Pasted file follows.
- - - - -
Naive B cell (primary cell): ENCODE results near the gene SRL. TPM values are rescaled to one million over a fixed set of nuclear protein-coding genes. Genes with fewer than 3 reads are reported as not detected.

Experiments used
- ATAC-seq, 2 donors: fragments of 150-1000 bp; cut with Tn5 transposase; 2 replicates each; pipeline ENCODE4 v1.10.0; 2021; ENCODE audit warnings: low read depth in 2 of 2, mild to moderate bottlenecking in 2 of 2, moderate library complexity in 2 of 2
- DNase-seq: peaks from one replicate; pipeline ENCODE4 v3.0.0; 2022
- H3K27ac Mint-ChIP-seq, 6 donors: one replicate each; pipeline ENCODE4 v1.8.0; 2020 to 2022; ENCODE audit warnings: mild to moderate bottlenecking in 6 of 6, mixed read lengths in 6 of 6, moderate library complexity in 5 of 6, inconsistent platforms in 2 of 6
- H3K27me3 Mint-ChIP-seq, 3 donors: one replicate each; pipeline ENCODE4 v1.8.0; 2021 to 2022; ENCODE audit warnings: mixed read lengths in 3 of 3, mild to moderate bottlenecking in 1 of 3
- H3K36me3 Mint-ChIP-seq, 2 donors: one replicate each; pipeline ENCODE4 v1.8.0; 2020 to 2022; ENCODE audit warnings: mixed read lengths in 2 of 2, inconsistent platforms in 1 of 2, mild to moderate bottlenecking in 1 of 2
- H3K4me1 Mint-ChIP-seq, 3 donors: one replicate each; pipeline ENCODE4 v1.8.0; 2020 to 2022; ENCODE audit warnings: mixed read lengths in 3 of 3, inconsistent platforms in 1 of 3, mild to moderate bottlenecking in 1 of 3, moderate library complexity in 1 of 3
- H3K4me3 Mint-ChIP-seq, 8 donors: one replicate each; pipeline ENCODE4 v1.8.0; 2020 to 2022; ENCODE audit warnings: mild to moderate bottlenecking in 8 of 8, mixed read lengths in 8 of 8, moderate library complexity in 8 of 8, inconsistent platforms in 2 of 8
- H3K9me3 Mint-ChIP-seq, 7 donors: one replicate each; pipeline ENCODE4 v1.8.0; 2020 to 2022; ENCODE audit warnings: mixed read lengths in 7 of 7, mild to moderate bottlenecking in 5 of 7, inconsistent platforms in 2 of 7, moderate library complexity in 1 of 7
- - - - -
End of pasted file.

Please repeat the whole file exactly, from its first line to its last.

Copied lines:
Naive B cell (primary cell): ENCODE results near the gene SRL. TPM values are rescaled to one million over a fixed set of nuclear protein-coding genes. Genes with fewer than 3 reads are reported as not detected.

Experiments used
- ATAC-seq, 2 donors: fragments of 150-1000 bp; cut with Tn5 transposase; 2 replicates each; pipeline ENCODE4 v1.10.0; 2021; ENCODE audit warnings: low read depth in 2 of 2, mild to moderate bottlenecking in 2 of 2, moderate library complexity in 2 of 2
- DNase-seq: peaks from one replicate; pipeline ENCODE4 v3.0.0; 2022
- H3K27ac Mint-ChIP-seq, 6 donors: one replicate each; pipeline ENCODE4 v1.8.0; 2020 to 2022; ENCODE audit warnings: mild to moderate bottlenecking in 6 of 6, mixed read lengths in 6 of 6, moderate library complexity in 5 of 6, inconsistent platforms in 2 of 6
- H3K27me3 Mint-ChIP-seq, 3 donors: one replicate each; pipeline ENCODE4 v1.8.0; 2021 to 2022; ENCODE audit warnings: mixed read lengths in 3 of 3, mild to moderate bottlenecking in 1 of 3
- H3K36me3 Mint-ChIP-seq, 2 donors: one replicate each; pipeline ENCODE4 v1.8.0; 2020 to 2022; ENCODE audit warnings: mixed read lengths in 2 of 2, inconsistent platforms in 1 of 2, mild to moderate bottlenecking in 1 of 2
- H3K4me1 Mint-ChIP-seq, 3 donors: one replicate each; pipeline ENCODE4 v1.8.0; 2020 to 2022; ENCODE audit warnings: mixed read lengths in 3 of 3, inconsistent platforms in 1 of 3, mild to moderate bottlenecking in 1 of 3, moderate library complexity in 1 of 3
- H3K4me3 Mint-ChIP-seq, 8 donors: one replicate each; pipeline ENCODE4 v1.8.0; 2020 to 2022; ENCODE audit warnings: mild to moderate bottlenecking in 8 of 8, mixed read lengths in 8 of 8, moderate library complexity in 8 of 8, inconsistent platforms in 2 of 8
- H3K9me3 Mint-ChIP-seq, 7 donors: one replicate each; pipeline ENCODE4 v1.8.0; 2020 to 2022; ENCODE audit warnings: mixed read lengths in 7 of 7, mild to moderate bottlenecking in 5 of 7, inconsistent platforms in 2 of 7, moderate library complexity in 1 of 7